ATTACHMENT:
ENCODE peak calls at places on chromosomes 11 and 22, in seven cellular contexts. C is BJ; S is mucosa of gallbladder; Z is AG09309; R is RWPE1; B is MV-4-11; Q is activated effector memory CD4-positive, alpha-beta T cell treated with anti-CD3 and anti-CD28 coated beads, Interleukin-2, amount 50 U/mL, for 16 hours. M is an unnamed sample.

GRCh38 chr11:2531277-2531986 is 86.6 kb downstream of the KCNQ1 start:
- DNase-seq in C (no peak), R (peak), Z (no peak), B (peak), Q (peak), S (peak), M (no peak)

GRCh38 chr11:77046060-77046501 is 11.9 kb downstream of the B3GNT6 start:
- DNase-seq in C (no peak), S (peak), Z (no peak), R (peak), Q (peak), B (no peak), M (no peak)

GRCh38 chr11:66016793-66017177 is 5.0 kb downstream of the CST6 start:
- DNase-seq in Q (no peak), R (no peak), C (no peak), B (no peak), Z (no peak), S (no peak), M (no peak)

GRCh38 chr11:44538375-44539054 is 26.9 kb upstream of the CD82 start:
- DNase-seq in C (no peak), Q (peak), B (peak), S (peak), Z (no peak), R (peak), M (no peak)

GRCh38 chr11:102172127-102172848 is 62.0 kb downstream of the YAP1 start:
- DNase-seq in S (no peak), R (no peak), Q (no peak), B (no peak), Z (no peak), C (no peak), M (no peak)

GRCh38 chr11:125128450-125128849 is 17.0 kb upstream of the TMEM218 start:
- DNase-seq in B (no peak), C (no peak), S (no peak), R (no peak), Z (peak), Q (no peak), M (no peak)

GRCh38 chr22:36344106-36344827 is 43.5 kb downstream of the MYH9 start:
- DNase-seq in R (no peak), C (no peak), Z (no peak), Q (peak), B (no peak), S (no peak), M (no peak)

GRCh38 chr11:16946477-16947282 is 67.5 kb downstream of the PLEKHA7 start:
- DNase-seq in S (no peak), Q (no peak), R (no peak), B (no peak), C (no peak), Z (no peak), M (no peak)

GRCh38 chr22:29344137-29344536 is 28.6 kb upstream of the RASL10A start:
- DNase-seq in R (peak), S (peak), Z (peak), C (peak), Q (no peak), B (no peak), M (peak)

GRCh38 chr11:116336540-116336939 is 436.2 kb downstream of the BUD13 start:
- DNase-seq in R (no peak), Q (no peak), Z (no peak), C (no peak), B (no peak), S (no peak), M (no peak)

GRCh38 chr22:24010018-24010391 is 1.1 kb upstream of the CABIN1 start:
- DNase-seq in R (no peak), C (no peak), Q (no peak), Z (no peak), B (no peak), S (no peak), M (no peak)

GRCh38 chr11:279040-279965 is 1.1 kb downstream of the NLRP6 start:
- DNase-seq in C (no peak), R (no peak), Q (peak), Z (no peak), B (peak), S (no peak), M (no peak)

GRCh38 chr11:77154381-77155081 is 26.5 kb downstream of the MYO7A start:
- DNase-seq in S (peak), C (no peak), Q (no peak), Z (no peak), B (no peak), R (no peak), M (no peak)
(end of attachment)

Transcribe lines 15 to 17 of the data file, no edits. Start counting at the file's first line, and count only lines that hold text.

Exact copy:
- DNase-seq in R (no peak), C (no peak), Z (no peak), Q (peak), B (no peak), S (no peak), M (no peak)

GRCh38 chr11:16946477-16947282 is 67.5 kb downstream of the PLEKHA7 start:
- DNase-seq in S (no peak), Q (no peak), R (no peak), B (no peak), C (no peak), Z (no peak), M (no peak)